This Megan Fox Feature in Esquire Is Pretty Weird, Right?


This Megan Fox Feature in Esquire Is Pretty Weird, Right?


For years, Stephen Marche’s column has been one of my favorite parts of Esquire, often the first thing I’d read after ripping out all of the perfume inserts like an obsessive compulsive maniac. His interview this month with boner monolith Megan Fox was not one of those times.

“Deep in her house, Megan Fox and I are discussing human sacrifice,” he begins, “deep in her house” being only the first of many poon-minded euphemisms in an article full of them.

“I tell her about an Aztec ritual practiced five hundred years ago in ancient Mexico during the feast of Toxcatl, when the Aztecs picked a perfect youth to live among them as a god. He was a paragon, beautiful and fit and healthy, with ideal proportions.”

Which, okay. Who among us hasn’t found ourselves trying to impress an attractive acquaintance with all of the arcane trivia we know? I know things, we say. I’m aware of the world, we say. Wouldn’t it be a richer place, this world, to share it with someone like me, knowing, as I do, all of these things about it, we say.

“Fox has been telling me about the toll that celebrity has taken on her, how the only way to keep from bending to the outside is to bend within.” If you know what he means. ” She’s sitting on a sectional sofa in workout clothes and a sweatshirt that hide her body, her knees folded beneath her.” I bet she is, pal. I honestly would bet that she is doing that.

It goes on from there, magical flutes, virgins, constant delight, flute-smashing,

Megan Fox is not an ancient Aztec. She’s a screen saver on a teenage boy’s laptop, a middle-aged lawyer’s shower fantasy, a sexual prop used to sell movies and jeans….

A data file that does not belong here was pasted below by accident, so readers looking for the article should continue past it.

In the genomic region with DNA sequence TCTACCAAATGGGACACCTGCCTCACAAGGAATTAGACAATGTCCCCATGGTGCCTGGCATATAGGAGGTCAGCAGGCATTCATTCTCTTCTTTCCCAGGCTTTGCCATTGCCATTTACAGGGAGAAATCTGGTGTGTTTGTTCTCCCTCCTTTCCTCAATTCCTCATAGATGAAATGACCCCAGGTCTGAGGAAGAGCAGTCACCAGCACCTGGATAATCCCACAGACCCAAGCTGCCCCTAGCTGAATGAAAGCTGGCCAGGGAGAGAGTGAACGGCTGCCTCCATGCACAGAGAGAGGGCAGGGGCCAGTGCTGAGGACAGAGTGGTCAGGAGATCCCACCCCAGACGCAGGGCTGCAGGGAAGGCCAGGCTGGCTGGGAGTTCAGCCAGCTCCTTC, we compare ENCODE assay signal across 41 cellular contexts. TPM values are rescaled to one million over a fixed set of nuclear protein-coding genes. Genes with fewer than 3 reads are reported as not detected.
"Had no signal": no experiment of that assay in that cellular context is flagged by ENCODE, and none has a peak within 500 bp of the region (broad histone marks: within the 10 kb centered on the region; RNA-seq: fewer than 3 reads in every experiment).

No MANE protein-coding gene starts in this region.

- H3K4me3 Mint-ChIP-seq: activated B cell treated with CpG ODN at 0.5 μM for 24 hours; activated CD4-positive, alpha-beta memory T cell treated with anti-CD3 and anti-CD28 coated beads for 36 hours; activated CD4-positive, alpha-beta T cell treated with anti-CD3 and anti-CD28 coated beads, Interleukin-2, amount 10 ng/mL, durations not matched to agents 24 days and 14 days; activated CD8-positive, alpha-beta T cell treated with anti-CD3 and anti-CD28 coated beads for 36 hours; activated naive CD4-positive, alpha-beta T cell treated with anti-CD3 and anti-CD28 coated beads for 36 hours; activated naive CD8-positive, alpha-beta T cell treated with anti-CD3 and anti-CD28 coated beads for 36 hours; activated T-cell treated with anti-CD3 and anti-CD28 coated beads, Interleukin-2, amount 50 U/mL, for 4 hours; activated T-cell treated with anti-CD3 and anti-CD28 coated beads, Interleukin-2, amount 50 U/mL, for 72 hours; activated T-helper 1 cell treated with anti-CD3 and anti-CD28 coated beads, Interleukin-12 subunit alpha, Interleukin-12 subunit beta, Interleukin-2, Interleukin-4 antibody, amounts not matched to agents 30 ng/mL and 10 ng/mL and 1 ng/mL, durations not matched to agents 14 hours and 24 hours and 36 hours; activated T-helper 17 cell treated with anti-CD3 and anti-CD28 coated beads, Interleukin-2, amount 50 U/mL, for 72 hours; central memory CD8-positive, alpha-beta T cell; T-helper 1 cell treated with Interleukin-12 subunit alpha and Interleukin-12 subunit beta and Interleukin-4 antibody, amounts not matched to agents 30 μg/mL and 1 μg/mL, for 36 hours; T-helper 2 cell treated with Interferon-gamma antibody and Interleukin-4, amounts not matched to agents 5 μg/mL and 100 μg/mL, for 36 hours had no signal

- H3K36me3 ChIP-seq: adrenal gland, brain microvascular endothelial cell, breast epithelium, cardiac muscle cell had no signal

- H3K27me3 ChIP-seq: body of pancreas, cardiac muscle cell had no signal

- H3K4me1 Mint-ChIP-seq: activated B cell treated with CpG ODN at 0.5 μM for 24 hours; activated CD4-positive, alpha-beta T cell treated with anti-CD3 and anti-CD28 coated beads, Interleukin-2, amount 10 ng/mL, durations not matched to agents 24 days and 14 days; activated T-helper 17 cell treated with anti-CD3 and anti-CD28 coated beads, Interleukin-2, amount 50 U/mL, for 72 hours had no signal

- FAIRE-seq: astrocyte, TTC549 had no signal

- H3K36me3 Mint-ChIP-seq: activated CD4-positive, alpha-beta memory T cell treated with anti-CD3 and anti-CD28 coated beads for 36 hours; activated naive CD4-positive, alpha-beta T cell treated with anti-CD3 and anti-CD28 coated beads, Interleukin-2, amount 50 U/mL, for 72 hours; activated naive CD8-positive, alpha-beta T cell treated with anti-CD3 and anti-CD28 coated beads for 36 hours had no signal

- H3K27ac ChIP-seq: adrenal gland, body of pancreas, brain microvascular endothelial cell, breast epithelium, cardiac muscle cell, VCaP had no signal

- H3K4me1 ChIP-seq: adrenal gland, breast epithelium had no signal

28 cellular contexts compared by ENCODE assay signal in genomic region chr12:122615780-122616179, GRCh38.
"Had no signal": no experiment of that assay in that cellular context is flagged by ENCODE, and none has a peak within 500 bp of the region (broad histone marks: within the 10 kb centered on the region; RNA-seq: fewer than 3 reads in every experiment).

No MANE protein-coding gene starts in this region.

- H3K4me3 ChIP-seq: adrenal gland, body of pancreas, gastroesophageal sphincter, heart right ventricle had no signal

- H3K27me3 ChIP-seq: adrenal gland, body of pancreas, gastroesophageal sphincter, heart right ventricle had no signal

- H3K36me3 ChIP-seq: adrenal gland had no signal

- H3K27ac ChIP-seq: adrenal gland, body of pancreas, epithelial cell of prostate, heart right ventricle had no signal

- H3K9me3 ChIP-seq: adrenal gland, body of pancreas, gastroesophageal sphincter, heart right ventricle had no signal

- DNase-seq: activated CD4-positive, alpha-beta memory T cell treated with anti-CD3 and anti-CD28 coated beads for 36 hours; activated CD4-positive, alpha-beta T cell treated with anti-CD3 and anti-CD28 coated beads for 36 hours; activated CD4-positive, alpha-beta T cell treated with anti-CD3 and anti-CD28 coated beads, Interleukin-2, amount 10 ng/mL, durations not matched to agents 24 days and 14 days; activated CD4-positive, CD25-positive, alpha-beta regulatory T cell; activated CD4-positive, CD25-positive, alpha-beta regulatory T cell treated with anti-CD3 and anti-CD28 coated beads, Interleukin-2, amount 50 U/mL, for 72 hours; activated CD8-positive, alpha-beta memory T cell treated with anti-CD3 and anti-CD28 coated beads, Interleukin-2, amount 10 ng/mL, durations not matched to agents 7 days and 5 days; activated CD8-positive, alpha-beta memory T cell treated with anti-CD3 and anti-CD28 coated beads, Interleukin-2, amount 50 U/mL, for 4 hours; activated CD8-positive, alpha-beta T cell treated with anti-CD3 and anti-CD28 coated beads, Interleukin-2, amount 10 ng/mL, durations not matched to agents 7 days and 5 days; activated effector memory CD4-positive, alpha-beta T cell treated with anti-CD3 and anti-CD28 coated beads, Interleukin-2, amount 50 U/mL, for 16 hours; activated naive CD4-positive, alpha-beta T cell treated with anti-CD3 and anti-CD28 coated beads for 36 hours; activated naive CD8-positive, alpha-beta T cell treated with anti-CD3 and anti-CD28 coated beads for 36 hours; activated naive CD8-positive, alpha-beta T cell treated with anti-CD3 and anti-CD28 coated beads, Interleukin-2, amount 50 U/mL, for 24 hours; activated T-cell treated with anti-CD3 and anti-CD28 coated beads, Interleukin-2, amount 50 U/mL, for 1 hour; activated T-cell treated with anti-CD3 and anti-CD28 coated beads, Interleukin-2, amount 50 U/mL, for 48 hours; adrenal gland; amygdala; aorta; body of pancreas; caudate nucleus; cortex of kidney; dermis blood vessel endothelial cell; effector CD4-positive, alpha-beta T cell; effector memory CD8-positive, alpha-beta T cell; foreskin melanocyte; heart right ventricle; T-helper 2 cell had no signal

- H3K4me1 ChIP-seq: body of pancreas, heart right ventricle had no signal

The symmetry of her face, up close, is genuinely shocking. The lip on the left curves exactly the same way as the lip on the right. The eyes match exactly. The brow is in perfect balance, like a problem of logic, like a visual labyrinth. It’s not really even that beautiful. It’s closer to the sublime, a force of nature, the patterns of waves crisscrossing a lake, snow avalanching down the side of a mountain, an elaborately camouflaged butterfly. What she is is flawless. There is absolutely nothing wrong with her.

Unlike, say, Lena Dunham and Adele and Lady Gaga and Amy Adams who are, as he says, “all perfectly plain,” and yet, still, somehow, despite their Aztecan asymmetry, “at the top of their field.”

In order to be respected, he goes on, a woman needs to disfigure her image, to strap sandbags, Harrison Bergeron-like, to one’s jowls, one supposes? And aren’t we losing something in this democratizing of creativity? This welcoming to the top of the sacrificial pyramid the imperfect, the comparatively easy-to-solve-puzzle of their flattened facial maps?

Something about the antichrist and the holy land. The internet. Protection. Masculinity. Anger. Motherhood.

Fox, surprisingly, didn’t feel as empowered by the various roles of wish-fulfillment semen-target she spent the majority of her career portraying.

“I felt powerless in that image,” she says. “I didn’t feel powerful. It ate every other part of my personality, not for me but for how people saw me, because there was nothing else to see or know. That devalued me. Because I wasn’t anything. I was an image. I was a picture. I was a pose.”

Speaking of images: Tattoo removal. Control over one’s body, one’s career. Speaking in tongues? “We should all believe in leprechauns. I’m a believer….” she says.  “What distracts me from my reality is bigfoot. They are my celebrities,” she says.

Her son. “His name is Noah,” Marche reminds us, walking out the door, presumably with an uncomfortable boner—a boner of knowledge, yes, but also the regular meat-based kind of boner. “In the ancient story of the flood, Noah and his family are the only ones who escape the general destruction of the corrupt world.”

Fox, once more: “You and I are humans, this is not all of it. This cannot be, because we are so disappointing….”

Some of us are humans, yes. Others are something more special. Others still only have information to convey, even if it’s bad news. Look at me, we say, I’ve brought you this sacrifice of my thoughts. Kill it for me. Beautifully.


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